Run

We have our image, next let's run it.  In the case of feature branches, we can just destroy old container and start the new one. In the case of the environment, we can run a temporary container and replace environment container in case tests succeed (that is left as an exercise to the reader).

Here is the script.

destroy old:
  stage: destroy
  tags:
    - test
  script:
    - docker stop iris-$CI_COMMIT_REF_NAME || true
    - docker rm -f iris-$CI_COMMIT_REF_NAME || true

This script destroys currently running container and always succeeds (by default docker fails if it tries to stop/remove non-existing container).

Next, we start the new image and register it as an environment. Nginx container automatically proxies requests using VIRTUAL_HOST environment variable and expose directive (to know which port to proxy).

run image:
  stage: run
  environment:
    name: $CI_COMMIT_REF_NAME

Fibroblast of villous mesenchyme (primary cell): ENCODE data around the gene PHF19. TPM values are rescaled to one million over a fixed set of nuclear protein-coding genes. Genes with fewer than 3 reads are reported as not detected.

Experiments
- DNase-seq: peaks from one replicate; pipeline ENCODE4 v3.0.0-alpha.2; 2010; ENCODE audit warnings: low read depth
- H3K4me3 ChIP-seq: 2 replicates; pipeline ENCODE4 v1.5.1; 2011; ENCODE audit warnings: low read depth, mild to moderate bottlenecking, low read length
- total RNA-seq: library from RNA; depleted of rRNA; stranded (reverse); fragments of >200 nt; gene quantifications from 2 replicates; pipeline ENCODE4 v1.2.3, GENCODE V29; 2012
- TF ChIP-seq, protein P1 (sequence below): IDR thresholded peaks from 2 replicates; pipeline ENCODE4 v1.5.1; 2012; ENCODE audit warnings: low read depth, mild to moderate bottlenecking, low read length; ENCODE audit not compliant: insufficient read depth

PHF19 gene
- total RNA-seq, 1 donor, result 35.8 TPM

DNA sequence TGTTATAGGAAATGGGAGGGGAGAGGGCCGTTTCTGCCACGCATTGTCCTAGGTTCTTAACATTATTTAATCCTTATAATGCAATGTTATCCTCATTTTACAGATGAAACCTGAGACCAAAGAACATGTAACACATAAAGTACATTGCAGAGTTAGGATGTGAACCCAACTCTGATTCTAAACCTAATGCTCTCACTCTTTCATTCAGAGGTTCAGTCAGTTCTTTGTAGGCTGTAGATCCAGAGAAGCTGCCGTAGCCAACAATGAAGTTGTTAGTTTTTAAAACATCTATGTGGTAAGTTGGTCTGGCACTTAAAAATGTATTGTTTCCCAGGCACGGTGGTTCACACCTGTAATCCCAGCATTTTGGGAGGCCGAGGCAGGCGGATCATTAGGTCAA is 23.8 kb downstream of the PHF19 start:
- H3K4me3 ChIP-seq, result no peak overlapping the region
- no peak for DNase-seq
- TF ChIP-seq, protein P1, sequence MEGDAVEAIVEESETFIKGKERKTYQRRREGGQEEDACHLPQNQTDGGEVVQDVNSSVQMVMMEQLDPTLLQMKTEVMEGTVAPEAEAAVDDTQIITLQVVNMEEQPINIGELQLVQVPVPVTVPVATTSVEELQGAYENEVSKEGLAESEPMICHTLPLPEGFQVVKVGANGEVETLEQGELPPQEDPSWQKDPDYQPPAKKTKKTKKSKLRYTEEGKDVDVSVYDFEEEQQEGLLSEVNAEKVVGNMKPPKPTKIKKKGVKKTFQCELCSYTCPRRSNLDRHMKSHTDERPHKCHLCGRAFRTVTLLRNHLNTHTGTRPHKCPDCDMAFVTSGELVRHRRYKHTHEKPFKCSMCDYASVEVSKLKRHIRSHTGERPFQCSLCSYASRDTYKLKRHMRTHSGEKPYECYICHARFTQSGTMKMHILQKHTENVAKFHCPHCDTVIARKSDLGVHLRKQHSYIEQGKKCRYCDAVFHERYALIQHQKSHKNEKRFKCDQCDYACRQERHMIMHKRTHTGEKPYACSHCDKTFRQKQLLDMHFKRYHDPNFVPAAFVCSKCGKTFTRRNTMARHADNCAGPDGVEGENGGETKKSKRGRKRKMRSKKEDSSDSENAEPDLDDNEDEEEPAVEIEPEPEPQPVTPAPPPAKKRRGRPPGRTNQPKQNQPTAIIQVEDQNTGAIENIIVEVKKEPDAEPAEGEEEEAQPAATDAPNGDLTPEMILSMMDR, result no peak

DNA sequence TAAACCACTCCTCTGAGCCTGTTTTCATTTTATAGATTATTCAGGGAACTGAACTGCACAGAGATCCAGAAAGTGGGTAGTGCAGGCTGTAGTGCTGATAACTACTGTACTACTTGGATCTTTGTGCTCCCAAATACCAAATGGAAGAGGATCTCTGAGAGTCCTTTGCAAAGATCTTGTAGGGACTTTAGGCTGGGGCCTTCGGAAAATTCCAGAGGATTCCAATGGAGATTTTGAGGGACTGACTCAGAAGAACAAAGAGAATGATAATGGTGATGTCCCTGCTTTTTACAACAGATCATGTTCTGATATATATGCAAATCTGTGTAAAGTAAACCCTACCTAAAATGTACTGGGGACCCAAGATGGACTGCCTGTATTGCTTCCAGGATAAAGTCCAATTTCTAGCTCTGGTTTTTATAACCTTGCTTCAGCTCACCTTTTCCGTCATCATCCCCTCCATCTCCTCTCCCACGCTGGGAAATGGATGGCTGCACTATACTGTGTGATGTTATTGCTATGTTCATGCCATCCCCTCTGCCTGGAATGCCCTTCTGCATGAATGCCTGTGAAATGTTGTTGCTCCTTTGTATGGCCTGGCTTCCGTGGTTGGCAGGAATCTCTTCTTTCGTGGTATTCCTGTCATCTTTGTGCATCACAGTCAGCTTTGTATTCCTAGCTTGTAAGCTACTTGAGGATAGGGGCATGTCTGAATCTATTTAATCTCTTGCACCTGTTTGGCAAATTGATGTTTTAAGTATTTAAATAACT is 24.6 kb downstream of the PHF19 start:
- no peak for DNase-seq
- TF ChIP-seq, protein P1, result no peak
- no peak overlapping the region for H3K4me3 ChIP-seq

url: http://$CI_COMMIT_REF_SLUG. docker.domain.com/index.html
  tags:
    - test
  script:
    - docker run -d
      --expose 52773
      --env VIRTUAL_HOST=$CI_COMMIT_REF_SLUG.docker.eduard.win
      --name iris-$CI_COMMIT_REF_NAME
      docker.domain.com/test/docker:$CI_COMMIT_REF_NAME
      --log $ISC_PACKAGE_INSTALLDIR/mgr/messages.log

 

Tests

Let's run some tests.

test image:
  stage: test
  tags:
    - test
  script:
    - docker exec iris-$CI_COMMIT_REF_NAME irissession iris -U USER "##class(isc.git.GitLab).test()"

Publish

Finally, let's publish our image in the registry

publish image:
  stage: publish
  tags:
    - test
  script:
    - docker login docker.domain.com -u dev -p 123
    - docker push docker.domain.com/test/docker:$CI_COMMIT_REF_NAME

User/pass could be passed using GitLab secret variables.

Now we can see the image in GitLab:

And other developers can pull it from the registry. On environments tab all our environments are available for easy browsing:

 

Conclusion

In this series of articles, I covered general approaches to the Continuous Delivery. It is an extremely broad topic and this series of articles should be seen more as a collection of recipes rather than something definitive. If you want to automate building, testing and delivery of your application Continuous Delivery in general and GitLab in particular is the way to go. Continuous Delivery and containers allows you to customize your workflow as you need it.